We like these units. I have had other front load washers in the past, including Miele. These are not as nice of machines as the Miele units, but cost less and clean more than twice the amount. They do not require 220 volt sockets but they do heat the water and have steam. (I don't think Miele require 220 anymore for the washers.) They are extremely quiet and at 1300 rmp very still and quiet. At maximum there is no jet taking off sound like my other units. Finding a person to work on Miele in my area was impossible. All this with a better warranty then Miele, it was an easy decision to choose these units. I like the idea of a "diamond drum" similar to the honeycomb design of the Miele. The drum design was one of the major reasons to choose Samsung. Unfortunately not much is written about this on the internet. The design seems to increase the surface area and also decrease the amount of clothing being sucked into the tiny holes.
I can attest to cleaner fresher clothing than our old Kenmore Frigidaire units. I can tell you that having all the different cycles is worthless as I expected as my wife will only use maybe three cycles. I was hoping having the internet function would allow Samsung to update and diagnose my machine on line, but I'm not sure this is possible or if they plan on using the internet access this way.
My wife loves the sanitize mode for the sheets and the baby clothing. It takes longer but she believes things come out fresher and cleaner. Clothing is also dryer after the spin cycle then in our last machine, similar to what I remember with the Miele. Drying takes � the time it did in the units I just replaced. The clothing is not over heated. My wife had to change a setting, the "completely dry" setting for the sheets. For regular clothing she has it on "not completely dry" and she can't tell the clothing is not completely dry. For sheets she has to put the setting on "completely dry" as things can get wrapped up in the sheets and bedded and not completely dry. So by changing the setting for the sheets, everything get dried just right.
The units have lights in the washer and dryer. The dryer lint compartment has less lint on loads that are larger than our old units. This means that either the old units got all the lint out already or these units are more gentle or they don't trap as much lint as the old units. I'm going with more gentle.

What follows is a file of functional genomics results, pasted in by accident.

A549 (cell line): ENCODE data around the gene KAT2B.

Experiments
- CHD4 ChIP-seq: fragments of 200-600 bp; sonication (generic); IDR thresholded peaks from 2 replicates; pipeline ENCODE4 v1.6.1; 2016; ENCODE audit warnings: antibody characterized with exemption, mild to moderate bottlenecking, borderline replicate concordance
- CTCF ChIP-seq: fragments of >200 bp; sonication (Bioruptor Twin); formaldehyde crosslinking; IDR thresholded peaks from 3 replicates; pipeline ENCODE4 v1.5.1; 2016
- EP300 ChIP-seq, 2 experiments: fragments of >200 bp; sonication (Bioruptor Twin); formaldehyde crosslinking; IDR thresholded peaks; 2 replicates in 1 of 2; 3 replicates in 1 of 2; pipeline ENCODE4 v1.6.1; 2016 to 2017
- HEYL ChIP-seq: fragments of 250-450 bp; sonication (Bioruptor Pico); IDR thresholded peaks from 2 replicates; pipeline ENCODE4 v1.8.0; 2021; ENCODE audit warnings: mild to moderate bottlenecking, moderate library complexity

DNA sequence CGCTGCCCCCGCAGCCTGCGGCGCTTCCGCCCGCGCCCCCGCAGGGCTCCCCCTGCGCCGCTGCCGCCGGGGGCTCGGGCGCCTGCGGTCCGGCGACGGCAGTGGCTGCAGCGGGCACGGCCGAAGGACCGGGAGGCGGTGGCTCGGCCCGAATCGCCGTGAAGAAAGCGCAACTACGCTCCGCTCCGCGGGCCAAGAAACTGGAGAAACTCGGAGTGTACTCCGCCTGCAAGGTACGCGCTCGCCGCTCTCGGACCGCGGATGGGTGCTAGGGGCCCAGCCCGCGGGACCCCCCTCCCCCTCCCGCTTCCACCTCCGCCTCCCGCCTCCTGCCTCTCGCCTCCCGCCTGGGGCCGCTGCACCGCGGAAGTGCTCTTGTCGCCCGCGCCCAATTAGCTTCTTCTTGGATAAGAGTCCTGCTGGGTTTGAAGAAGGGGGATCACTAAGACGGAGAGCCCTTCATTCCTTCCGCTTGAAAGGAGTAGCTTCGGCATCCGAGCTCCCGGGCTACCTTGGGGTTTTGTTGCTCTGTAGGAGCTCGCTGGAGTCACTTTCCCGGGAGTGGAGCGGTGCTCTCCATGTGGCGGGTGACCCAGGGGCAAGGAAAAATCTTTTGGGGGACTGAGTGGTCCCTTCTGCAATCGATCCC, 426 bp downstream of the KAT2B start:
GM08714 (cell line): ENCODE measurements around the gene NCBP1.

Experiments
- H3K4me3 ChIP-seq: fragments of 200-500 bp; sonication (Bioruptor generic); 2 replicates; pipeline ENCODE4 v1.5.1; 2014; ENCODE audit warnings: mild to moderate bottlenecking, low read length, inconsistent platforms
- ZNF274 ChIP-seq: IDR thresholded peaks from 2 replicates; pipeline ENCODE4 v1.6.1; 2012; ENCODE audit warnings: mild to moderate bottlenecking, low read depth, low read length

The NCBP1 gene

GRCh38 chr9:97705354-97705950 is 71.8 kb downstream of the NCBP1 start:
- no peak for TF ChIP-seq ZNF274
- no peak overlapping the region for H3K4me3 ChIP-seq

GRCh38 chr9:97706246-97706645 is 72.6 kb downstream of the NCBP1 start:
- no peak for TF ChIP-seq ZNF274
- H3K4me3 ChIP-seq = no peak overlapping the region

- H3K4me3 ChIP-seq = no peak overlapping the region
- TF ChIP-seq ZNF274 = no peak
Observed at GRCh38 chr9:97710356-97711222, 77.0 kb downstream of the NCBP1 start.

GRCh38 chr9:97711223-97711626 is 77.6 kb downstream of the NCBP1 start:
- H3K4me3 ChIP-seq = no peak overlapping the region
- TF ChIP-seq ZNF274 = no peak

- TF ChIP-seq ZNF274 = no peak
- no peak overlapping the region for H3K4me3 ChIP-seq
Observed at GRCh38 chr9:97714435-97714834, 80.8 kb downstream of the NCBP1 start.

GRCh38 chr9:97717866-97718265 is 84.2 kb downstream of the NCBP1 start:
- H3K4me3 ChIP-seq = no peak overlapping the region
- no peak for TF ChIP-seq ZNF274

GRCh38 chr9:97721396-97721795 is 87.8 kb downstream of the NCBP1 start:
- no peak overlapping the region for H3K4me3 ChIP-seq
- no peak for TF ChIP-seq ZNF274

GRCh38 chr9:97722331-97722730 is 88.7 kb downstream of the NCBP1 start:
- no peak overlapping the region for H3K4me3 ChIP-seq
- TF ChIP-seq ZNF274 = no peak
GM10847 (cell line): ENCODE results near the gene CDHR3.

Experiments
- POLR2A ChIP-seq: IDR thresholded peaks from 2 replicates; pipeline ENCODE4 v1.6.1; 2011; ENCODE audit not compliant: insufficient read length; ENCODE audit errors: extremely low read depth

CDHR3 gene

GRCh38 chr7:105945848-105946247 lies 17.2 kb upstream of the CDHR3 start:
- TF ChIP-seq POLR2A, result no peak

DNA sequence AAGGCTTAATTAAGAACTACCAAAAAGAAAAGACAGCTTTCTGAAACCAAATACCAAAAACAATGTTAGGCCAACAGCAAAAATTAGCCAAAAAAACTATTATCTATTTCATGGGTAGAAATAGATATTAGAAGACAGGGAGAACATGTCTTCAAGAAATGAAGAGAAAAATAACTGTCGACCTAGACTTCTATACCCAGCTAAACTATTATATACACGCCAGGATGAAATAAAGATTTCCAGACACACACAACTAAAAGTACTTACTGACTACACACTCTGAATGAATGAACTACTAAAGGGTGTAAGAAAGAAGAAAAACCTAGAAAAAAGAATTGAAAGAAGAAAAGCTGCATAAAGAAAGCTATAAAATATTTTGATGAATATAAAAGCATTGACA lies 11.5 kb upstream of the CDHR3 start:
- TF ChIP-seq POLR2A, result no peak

My wife thinks the units are "pretty" and she likes this the best. I chose the onyx color as it cost less than the white when I purchased them. She says she can wash 2 king sized flat sheets, 2 full flat sheets and a full comforter and a crib sheet and 6 pillow cases in one load with some room to spare.
As far as time for a particular wash cycle, I'm a believer that longer is better as far as cleaning and getting all the soap out from my Miele days. Having two washer and dryers makes longer cycles more doable. I'm not a believer of the steam foam thing and feel this is a marketing ploy. I feel you should be using liquid detergent with these units in the first place. Also, less suds is better in the front load units. I believe that the enzymes in the modern detergents is what gets the clothing clean, and you don't need suds for this. People still think suds are better, so I think manufacturers of the machines and soaps play on this belief. I remember when I first got my front load Miele and we could wash clothing without soap as there was so much left on the clothing from the previous top load washers. This taught me an invaluable lesson that less soap and suds may be best. More time to wash out all the detergent and the dirt the detergents hold is better.
I did not purchase an extended warranty. I purchased with an AMEX card which will give me an extra year after the warranty is up. After that, there is enough information on the internet to fix these machines on your own.